Ah, yes. Graduation.
The world is your oyster…if only you had the money.
Graduation creates this illusion of immortality for fresh graduates, especially for those belonging in Asian or other conservative families wherein they usually live with their parents or remain tethered financially until they hold a job of their own. So, the moment that the diploma is received, a surge of energy initiated by a newfound sovereignty course through their veins.
It makes sense though. You’re a youngblood with high hopes and dreams, you’re seeing the world beyond the books for the first time. You don’t have a curfew, homework, or a parent to answer to.
All of this rush of adrenaline doubles that moment you get employed because job equals money equals “add-to-cart”, right?
For a moment, there is harmony in your cash-ins and cash out. But at one point, maybe on the day when your employer can’t give your salary on time or when somebody gets sick, you’ll realize that you do not have a cent in the old piggy bank. Then, the reality of adulthood sets in. It’s time to decrease the “YOLO” and start saving.
Here are some tips money-saving (and maybe even earning) tips for all our fresh graduates out there:
While having saved money in your account is good, placing them in good investment is better. Rather than letting them just stay in your account until your next impulsive buy, why not make them do the earning for you? Aside from insurance companies, some banks provide services on investments wherein you can start small, just enough for the entry-level salary.
2) Wants and needs
Do you need another pair of shoes for work? My Economics professor once told the class, “If you can distinguish your wants from your needs, then saving is easier.” and that is financial wisdom I still hold today.
Needs which are your basic food and drinks, toiletries, clothes.
Wants are your 5-star meals with a bottle of champagne, Jeju face masks, and plain, white shirts that cost five digits.
Always reflect before you buy: “Need or want?”
Once you fully recognize your needs, you need to be very familiar with your cash flow and where to place them. It is important to list down the daily, weekly, and monthly expenses so setting a budget is easier.
4) Something on the side
If you have an 8-hour job, especially one that keeps your weekends open, I would encourage having a sideline. Something non-committal, that you can do from the comfort of your home and that will take only a few hours of your time. It can be writing, copyreading, editing pictures, translating, even online tutorials.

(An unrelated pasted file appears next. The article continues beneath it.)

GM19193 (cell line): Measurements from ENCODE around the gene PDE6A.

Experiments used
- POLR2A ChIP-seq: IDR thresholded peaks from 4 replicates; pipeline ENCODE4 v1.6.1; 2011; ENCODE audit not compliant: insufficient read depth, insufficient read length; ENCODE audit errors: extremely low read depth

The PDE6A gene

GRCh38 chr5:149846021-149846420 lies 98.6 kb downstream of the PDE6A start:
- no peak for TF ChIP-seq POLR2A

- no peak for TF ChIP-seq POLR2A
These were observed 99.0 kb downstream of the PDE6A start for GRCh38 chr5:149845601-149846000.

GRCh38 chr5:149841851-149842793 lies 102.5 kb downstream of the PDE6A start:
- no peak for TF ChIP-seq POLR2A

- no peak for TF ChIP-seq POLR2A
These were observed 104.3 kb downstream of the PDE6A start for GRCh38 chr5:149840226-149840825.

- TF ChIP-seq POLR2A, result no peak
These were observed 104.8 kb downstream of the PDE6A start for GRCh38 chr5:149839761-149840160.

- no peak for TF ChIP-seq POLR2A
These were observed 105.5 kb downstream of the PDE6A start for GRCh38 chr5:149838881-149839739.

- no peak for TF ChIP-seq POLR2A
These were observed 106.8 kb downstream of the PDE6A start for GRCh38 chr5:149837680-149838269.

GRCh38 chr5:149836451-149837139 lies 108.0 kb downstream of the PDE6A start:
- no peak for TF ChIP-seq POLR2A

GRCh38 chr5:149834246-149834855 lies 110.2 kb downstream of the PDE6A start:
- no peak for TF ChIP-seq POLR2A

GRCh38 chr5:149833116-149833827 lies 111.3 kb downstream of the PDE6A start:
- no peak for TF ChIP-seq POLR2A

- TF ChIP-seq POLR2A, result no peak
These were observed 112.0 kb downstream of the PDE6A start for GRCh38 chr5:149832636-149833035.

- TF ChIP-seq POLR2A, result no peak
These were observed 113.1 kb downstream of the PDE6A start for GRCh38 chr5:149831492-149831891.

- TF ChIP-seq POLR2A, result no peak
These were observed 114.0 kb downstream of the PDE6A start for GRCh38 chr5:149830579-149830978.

There are such jobs out there.
Once you receive your pay, keep it safe. Don’t spend it. That’s your side hustle money.
When you’re a young investor, it doesn’t hurt to earn a bit more cash.
5) Be wary of your circle
Friends and workmates are a great influence even in young adulthood and, sometimes, when one of them declares a night out or a trip to somewhere pricey, it’s difficult to say no.
There’s nothing wrong if your friends have more money than you, just as there’s nothing wrong if you have less money than your friends. But it’s important to remember at which part of the spectrum you are, and not get carried away. Also, be mature enough to not be insecure about the financial differences that you feel the need to spend money like them to achieve validation.
Learn to decline when it no longer hits your budget. If your friends are really good people, they’ll respect that.
6) Splurge money
As contradicting as it is, it’s also important to spoil yourself every once in a while.
Have “splurge piggy bank” and invest a fixed portion of your savings to it.
It can be money for a concert happening in a few weeks or a monthly shopping spree/fancy dinner dates for yourself.
The point is, you have to spend money on you too. Sometimes, we impulse buy because we’ve been deprived for so long. So, it’s just better to just have a controlled source of cash for an “I deserve this” splurge. Just make sure that the “I deserve this” days aren’t every day.
7.) Get insurance early.
If you buy permanent life insurance early, this gives you a longer period of time to put money into the insurance plan and also allows you to draw interest on your money for a longer period of time. We help expats in Hong Kong find the best personal insurance. Get in touch with us today.